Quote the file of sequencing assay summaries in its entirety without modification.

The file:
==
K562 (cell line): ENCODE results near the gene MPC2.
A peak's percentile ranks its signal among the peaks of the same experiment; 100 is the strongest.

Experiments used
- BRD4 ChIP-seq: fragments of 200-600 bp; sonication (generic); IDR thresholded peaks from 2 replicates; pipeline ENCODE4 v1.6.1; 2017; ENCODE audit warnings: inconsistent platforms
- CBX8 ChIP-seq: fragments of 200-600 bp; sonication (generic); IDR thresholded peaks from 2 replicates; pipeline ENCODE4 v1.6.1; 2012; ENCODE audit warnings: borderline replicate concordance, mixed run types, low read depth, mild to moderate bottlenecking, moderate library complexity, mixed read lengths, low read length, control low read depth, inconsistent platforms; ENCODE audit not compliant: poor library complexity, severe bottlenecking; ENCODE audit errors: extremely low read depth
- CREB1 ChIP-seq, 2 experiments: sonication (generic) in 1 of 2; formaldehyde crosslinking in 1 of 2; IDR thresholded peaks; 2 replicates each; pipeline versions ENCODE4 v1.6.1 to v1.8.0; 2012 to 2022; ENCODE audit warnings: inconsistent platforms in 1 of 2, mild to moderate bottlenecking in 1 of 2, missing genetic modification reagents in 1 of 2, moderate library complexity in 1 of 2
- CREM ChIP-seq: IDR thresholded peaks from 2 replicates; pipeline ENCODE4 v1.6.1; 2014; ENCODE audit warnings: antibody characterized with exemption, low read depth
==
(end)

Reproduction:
K562 (cell line): ENCODE results near the gene MPC2.
A peak's percentile ranks its signal among the peaks of the same experiment; 100 is the strongest.

Experiments used
- BRD4 ChIP-seq: fragments of 200-600 bp; sonication (generic); IDR thresholded peaks from 2 replicates; pipeline ENCODE4 v1.6.1; 2017; ENCODE audit warnings: inconsistent platforms
- CBX8 ChIP-seq: fragments of 200-600 bp; sonication (generic); IDR thresholded peaks from 2 replicates; pipeline ENCODE4 v1.6.1; 2012; ENCODE audit warnings: borderline replicate concordance, mixed run types, low read depth, mild to moderate bottlenecking, moderate library complexity, mixed read lengths, low read length, control low read depth, inconsistent platforms; ENCODE audit not compliant: poor library complexity, severe bottlenecking; ENCODE audit errors: extremely low read depth
- CREB1 ChIP-seq, 2 experiments: sonication (generic) in 1 of 2; formaldehyde crosslinking in 1 of 2; IDR thresholded peaks; 2 replicates each; pipeline versions ENCODE4 v1.6.1 to v1.8.0; 2012 to 2022; ENCODE audit warnings: inconsistent platforms in 1 of 2, mild to moderate bottlenecking in 1 of 2, missing genetic modification reagents in 1 of 2, moderate library complexity in 1 of 2
- CREM ChIP-seq: IDR thresholded peaks from 2 replicates; pipeline ENCODE4 v1.6.1; 2014; ENCODE audit warnings: antibody characterized with exemption, low read depth